Letter to the Editor, D-Lib,
The remarks by Carl Lagoze in his article, "Keeping Dublin Core Simple:
Cross-Domain Discovery or Resource Description?" (Jan. 2001 issue
[http://www.dlib.org/dlib/january01/lagoze/01lagoze.html]) were very
and he makes some excellent points in his discussion of the future direction
the Dublin Core.
I completely agree with Mr. Lagoze's concern about the need for simplicity and
do not agree with the push for further refinements in DC. Still, I think this
push is probably unavoidable, and some of my library colleagues--who are used
describing items within an inch of their lives--are just as guilty in this as
But they raise an excellent point, which I don't believe is clear from the
article. For librarians, "discovery" (i.e. knowing about an item's existence)
tightly linked with "description" (i.e. knowing what that item is). This is
because librarians have learned through painful experience that it is
to describe an item well enough to distinguish it from other, similar items.
Even if there are no similar items in existence now, there most probably will
in the future.
If it turns out that we cannot describe an item to such an extent, then it
follows that we aren't sure exactly what we have. How then could a user prefer
one version of an item to another version? The user would be forced to examine
each item to determine how they differ, and in this case, we must conclude
the metadata records we have created are unsuccessful. How would you like to
have to do this for the Bible? Allowing users to "discover" Bibles without
providing a detailed description of which version(s) they are looking at would
be a nightmare.
It is incumbent for metadata creators (be they librarians, museum curators, or
others) to describe something precisely enough for users to know what an item
If we can't even fulfill this task, then how can we possibly claim that we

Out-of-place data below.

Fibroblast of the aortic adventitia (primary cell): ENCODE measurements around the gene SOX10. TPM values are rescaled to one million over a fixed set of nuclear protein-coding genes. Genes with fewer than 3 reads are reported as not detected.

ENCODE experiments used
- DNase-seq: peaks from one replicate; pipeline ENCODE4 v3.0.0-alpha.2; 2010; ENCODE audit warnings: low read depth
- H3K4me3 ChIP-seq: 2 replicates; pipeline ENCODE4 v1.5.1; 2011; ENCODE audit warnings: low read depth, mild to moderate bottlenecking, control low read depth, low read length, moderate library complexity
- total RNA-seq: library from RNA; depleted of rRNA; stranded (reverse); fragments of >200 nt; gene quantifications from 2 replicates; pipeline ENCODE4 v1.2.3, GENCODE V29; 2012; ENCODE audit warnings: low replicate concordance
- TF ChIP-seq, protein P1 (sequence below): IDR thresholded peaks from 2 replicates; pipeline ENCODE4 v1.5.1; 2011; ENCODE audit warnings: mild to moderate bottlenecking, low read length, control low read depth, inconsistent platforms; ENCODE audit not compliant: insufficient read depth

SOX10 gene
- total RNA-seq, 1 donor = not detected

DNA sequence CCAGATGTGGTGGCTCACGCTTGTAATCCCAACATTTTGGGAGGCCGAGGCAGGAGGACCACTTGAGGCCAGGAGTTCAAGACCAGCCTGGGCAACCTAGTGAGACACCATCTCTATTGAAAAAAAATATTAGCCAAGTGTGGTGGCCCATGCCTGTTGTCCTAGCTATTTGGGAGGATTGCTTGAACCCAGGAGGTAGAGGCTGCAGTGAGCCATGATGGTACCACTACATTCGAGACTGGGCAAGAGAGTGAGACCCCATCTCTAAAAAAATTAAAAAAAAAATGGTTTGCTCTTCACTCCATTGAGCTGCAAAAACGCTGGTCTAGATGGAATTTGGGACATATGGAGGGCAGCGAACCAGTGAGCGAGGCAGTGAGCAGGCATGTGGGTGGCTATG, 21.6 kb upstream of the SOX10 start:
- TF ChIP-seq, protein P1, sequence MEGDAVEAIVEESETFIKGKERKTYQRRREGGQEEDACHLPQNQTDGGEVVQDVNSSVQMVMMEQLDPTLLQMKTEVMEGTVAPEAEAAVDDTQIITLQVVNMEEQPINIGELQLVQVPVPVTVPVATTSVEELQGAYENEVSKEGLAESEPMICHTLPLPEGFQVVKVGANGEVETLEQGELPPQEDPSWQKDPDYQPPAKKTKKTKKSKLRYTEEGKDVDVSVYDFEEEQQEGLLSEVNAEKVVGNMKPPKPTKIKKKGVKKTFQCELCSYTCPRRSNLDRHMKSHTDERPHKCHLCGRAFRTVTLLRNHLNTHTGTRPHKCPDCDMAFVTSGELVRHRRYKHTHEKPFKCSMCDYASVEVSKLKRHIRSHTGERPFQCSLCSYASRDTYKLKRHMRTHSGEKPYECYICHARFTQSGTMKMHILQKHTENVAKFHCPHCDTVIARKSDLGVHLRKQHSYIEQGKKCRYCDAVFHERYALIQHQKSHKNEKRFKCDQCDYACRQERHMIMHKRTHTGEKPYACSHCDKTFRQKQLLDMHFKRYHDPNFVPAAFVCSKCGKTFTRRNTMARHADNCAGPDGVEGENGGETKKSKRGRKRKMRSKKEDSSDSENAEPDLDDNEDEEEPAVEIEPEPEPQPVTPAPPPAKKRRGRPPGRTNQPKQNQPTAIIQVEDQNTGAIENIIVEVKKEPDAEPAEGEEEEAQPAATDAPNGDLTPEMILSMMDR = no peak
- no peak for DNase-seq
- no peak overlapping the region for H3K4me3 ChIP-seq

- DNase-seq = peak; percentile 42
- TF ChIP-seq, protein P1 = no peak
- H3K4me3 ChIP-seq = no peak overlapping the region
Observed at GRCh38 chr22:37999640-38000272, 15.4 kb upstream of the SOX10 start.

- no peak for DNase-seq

allowed people to "discover" an item, when we obviously don't know what that
item is in the first place?
So, in this way, the description of an item is absolutely necessary for its
For example, the first thing a cataloger must do when a new book arrives is to
determine if it is a copy of something already in the collection, or something
new. (Although this may seem to be a simple task, it can become very complex)
we can't even accomplish this, the purpose of the entire catalog comes into
Library records are designed to help us make these fine distinctions.
"Discovery" without adequate "description" is therefore highly suspect, if not
doomed to failure.
I agree with all of this reasoning, *except* when it comes to electronic
resources. The reasoning I described above is premised on an assumption that
doesn't hold true any longer: what I shall call "the assumption of permanent
documents". Detailed description by librarians has always assumed that an
will never change. As a result, a bibliographic description created for a book
today will remain fully valid forever (theoretically). By the way, this seems
hold true for the most part. At Princeton, we still use the descriptions from
100 years ago, many of which were copied from even earlier versions.
With electronic resources and their ever-changing states, this level of
description will be valid only in those rare cases when the site hasn't
from the time of metadata creation to the moment someone uses the metadata
record. A person can make a metadata record this morning, but so far as anyone
knows, the website will have changed completely by this afternoon, and the
information in the metadata record turns out to be bogus. Obviously, hitting
upon a site that hasn't changed is only a matter of luck. In the case of a
metadata record being correct for 100 years -- it is simply laughable.
As a result, I feel that the purpose and task of "bibliographic description"
we have always known it is destined for a complete overhaul, but no one is
considering this, so far as I know.
It is fully understandable that people want to avoid this issue, because it's
simpler to concern ourselves with other matters: "I want to find Leonardo as a
'painter-creator'" or "I think we have to have 'affiliation' in DC" instead of
dealing with the vital question, "How do we guarantee that a metadata record
actually gives a correct idea of the item as it is at this moment, instead of
how it looked six months ago? How can we deal with this incredibly high level
As opposed to description, the "discovery" points change far more slowly. For
example, a website will probably not change its subjects very quickly, whereas
the URL/format/publisher/dates/etc. will change constantly.
Finally, coming full-circle in my argument, "description" is just as important
as "discovery," but what that "description" should be, along with its entire
purpose, is still very much an unknown. For now, "discovery" is the best and
most fruitful area for the task at hand.
James L. Weinheimer
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